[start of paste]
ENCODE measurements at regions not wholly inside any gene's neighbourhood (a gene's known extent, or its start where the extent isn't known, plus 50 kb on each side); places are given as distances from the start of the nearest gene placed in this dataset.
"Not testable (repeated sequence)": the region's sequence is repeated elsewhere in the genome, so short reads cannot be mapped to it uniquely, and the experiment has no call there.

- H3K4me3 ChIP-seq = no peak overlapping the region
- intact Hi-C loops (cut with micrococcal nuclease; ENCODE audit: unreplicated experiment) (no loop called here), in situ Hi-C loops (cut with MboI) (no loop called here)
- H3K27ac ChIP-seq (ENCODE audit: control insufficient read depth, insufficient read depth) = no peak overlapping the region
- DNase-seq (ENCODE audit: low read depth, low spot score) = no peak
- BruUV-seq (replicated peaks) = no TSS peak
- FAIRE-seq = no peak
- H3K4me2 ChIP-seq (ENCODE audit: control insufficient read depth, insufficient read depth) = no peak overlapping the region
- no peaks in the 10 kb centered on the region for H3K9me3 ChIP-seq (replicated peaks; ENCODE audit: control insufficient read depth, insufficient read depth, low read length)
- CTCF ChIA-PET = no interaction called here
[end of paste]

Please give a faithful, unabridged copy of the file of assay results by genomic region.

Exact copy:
ENCODE measurements at regions not wholly inside any gene's neighbourhood (a gene's known extent, or its start where the extent isn't known, plus 50 kb on each side); places are given as distances from the start of the nearest gene placed in this dataset.
"Not testable (repeated sequence)": the region's sequence is repeated elsewhere in the genome, so short reads cannot be mapped to it uniquely, and the experiment has no call there.

- H3K4me3 ChIP-seq = no peak overlapping the region
- intact Hi-C loops (cut with micrococcal nuclease; ENCODE audit: unreplicated experiment) (no loop called here), in situ Hi-C loops (cut with MboI) (no loop called here)
- H3K27ac ChIP-seq (ENCODE audit: control insufficient read depth, insufficient read depth) = no peak overlapping the region
- DNase-seq (ENCODE audit: low read depth, low spot score) = no peak
- BruUV-seq (replicated peaks) = no TSS peak
- FAIRE-seq = no peak
- H3K4me2 ChIP-seq (ENCODE audit: control insufficient read depth, insufficient read depth) = no peak overlapping the region
- no peaks in the 10 kb centered on the region for H3K9me3 ChIP-seq (replicated peaks; ENCODE audit: control insufficient read depth, insufficient read depth, low read length)
- CTCF ChIA-PET = no interaction called here